Imagine a high-paid media executive who sits in air-conditioned comfort and goes out to mix with the rich and powerful.
Now spare a thought for the working journalist who risks life and limb to report the news.
The contrast is dramatic in any situation but more so in the context of a newspaper editorial about sending reporters to cover breaking news overseas.
The gist of the argument is that such news coverage is unnecessary and that reporters produce “rubbish” anyway, so the public could do without it.
Heaven forbid if that is what other media organizations think, but the fact someone even raised the topic so disingenuously is troubling.
It’s said that truth is the first casualty of war and here we are trying to bring down a venerable profession without firing a single shot.
The issue is not so much about editorial judgment — those decisions are made by an editor — as it is about an emerging mindset that media outlets could survive without having to compete in the marketplace of news and opinions.
That thinking co-opts a supposedly free press to vested interests, from companies to individuals, even governments.
That is the world of the “official mouthpiece” where media organizations are guaranteed an indefinite shelf life as long as they articulate the official line.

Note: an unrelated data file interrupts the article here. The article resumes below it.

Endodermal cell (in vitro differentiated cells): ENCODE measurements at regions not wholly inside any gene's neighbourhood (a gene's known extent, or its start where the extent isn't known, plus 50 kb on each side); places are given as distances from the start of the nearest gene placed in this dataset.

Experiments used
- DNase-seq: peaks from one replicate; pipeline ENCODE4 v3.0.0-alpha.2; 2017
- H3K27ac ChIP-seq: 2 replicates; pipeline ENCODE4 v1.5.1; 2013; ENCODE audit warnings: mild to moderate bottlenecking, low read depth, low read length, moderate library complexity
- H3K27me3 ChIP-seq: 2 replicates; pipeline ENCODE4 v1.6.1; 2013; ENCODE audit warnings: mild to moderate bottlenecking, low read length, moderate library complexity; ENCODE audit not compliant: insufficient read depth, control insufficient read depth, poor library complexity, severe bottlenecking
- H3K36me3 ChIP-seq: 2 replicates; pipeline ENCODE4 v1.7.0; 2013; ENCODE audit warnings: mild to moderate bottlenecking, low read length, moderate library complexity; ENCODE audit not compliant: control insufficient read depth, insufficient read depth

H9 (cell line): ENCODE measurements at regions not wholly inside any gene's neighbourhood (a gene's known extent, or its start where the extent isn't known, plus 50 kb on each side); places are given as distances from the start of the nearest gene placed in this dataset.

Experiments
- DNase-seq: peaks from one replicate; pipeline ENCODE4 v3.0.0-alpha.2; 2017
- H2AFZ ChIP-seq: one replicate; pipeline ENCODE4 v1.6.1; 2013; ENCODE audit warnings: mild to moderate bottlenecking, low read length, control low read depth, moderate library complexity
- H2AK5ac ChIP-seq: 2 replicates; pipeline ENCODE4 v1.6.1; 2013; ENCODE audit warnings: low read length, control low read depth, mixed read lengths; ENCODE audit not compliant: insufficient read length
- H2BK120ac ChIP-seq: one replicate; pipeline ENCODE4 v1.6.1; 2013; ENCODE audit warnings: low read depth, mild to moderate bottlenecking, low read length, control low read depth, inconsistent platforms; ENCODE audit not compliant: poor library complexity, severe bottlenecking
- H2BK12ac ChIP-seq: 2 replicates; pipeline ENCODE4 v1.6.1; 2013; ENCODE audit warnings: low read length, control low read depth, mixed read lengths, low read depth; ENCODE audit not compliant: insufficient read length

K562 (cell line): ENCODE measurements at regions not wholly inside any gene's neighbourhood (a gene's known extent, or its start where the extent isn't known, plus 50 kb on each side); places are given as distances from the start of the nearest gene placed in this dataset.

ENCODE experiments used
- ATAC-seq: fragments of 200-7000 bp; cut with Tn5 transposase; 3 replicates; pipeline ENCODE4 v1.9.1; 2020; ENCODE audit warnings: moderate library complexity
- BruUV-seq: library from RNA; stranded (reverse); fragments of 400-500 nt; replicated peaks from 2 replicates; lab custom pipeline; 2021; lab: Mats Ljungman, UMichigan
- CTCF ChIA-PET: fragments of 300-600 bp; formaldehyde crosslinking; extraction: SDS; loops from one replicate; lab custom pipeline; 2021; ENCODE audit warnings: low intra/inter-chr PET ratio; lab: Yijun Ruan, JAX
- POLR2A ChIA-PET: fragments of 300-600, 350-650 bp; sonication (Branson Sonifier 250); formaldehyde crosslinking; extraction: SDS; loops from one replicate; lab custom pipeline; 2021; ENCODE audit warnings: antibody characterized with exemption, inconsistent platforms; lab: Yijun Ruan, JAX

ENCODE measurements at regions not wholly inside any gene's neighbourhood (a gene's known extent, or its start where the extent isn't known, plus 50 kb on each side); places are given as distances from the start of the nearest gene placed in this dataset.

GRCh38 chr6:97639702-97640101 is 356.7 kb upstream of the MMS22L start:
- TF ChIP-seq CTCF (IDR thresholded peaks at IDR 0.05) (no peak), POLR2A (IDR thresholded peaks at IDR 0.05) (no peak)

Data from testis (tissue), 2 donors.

The editorial in the free newspaper zeroes in on two of the biggest news stories these past two weeks — the sinking of a Chinese cruise ship and the MERS outbreak in South Korea.
And the object of the criticism is Apple Daily, which sent reporters to the scene of the events. In both instances, its reporting is “rubbish”, according to the editorial.
Was the newspaper commenting on the decision to send reporters over, or was it criticizing how the journalists reported the news?
In the case of the boat sinking, China has been at pains to counter a public backlash after the victims’ families criticized officials for their handling of the tragedy.
On Friday, they righted the stricken ship and allowed relatives access to an area near the accident site but failed to calm tensions.
The news came back to Hong Kong as the reporters saw it, not as China would have wanted it.
The editorial goes on to accuse the reporters of trying to create trouble for China.
On Apple Daily’s MERS coverage, the editorial argues that there is no need to take risks in order to report the news.
Which is just the point — there is no need to put people in harm’s way but they go to the story because that is what they have to do.
Astoundingly, the editorial condemned the reporters for supposedly putting Hong Kong at risk of MERS infection.
In fact, they submitted themselves to MERS testing at the airport as soon as they returned to Hong Kong. There have been no reports anyone of them is a carrier of the MERS virus.
The point is that a newspaper — any media organization for that matter — is a public trust and performs a vital social function.
It’s not for editors, let alone editorial writers and media executives, to decide how it’s doing its job. The public is the best judge of that.
The newspaper editorial should have asked if the public was served by having these two important news stories reported in the way that they had been.
Then again the answer would have destroyed its premise.
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